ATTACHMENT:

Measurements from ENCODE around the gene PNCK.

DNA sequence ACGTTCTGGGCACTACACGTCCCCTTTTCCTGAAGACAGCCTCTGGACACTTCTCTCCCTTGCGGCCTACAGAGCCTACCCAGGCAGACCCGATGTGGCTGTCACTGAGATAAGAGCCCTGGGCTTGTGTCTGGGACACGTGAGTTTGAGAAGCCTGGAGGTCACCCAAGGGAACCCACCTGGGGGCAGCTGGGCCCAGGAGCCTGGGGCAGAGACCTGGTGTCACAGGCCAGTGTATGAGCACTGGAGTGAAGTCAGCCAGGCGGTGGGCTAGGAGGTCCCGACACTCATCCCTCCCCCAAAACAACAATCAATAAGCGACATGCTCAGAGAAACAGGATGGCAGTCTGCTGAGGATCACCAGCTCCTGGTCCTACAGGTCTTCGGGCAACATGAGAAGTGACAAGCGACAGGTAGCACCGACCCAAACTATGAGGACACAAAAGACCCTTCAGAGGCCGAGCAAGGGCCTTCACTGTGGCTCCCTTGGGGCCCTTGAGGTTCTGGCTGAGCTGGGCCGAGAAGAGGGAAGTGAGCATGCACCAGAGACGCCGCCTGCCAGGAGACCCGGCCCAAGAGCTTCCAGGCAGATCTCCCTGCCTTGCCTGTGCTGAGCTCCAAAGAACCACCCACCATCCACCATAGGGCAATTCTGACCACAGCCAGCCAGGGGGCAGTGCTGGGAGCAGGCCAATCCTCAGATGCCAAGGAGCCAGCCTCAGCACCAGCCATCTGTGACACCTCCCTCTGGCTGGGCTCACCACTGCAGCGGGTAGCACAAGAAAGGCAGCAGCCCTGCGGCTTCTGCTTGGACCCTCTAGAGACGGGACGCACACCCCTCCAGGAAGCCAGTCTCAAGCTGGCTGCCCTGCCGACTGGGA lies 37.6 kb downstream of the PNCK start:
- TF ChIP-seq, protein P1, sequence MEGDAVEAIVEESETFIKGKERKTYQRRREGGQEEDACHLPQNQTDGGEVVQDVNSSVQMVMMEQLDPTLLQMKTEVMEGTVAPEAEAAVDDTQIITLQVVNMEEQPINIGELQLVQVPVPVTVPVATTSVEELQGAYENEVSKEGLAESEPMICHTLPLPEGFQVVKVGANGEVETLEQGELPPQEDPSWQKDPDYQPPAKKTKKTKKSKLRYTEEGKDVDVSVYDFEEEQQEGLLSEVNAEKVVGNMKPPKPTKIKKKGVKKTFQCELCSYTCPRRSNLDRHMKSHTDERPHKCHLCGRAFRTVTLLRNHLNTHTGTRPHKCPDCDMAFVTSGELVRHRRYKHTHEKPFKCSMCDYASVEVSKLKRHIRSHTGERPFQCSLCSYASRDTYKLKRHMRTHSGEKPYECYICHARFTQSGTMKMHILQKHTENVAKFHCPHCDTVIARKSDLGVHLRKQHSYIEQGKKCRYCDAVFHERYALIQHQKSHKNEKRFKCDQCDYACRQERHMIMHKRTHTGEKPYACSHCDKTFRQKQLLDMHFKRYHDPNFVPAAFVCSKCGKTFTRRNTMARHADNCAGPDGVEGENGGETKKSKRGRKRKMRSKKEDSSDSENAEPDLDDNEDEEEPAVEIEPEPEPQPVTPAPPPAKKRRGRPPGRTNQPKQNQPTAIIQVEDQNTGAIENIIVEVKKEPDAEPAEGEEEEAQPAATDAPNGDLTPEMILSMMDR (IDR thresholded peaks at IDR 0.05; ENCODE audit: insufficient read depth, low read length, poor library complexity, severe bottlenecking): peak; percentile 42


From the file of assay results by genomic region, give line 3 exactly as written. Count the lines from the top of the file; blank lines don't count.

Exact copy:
- TF ChIP-seq, protein P1, sequence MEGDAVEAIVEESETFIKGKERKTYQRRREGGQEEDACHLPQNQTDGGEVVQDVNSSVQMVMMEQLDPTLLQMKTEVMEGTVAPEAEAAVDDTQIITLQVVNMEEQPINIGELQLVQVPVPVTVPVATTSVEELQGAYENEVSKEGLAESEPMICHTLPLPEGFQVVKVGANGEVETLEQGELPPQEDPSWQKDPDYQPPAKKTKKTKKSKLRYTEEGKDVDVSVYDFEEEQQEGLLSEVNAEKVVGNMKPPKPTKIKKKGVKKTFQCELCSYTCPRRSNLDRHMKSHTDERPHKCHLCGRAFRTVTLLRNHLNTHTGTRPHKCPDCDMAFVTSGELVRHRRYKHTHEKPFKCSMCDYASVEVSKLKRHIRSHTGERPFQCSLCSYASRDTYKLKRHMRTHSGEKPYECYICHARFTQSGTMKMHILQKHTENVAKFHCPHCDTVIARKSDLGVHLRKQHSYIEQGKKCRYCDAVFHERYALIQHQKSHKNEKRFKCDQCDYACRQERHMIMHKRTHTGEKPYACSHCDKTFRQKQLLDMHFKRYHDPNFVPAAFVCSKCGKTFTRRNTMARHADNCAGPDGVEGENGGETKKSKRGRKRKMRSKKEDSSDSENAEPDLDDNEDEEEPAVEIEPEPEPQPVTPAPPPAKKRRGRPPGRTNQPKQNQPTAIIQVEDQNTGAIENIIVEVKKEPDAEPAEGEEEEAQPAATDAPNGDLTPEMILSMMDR (IDR thresholded peaks at IDR 0.05; ENCODE audit: insufficient read depth, low read length, poor library complexity, severe bottlenecking): peak; percentile 42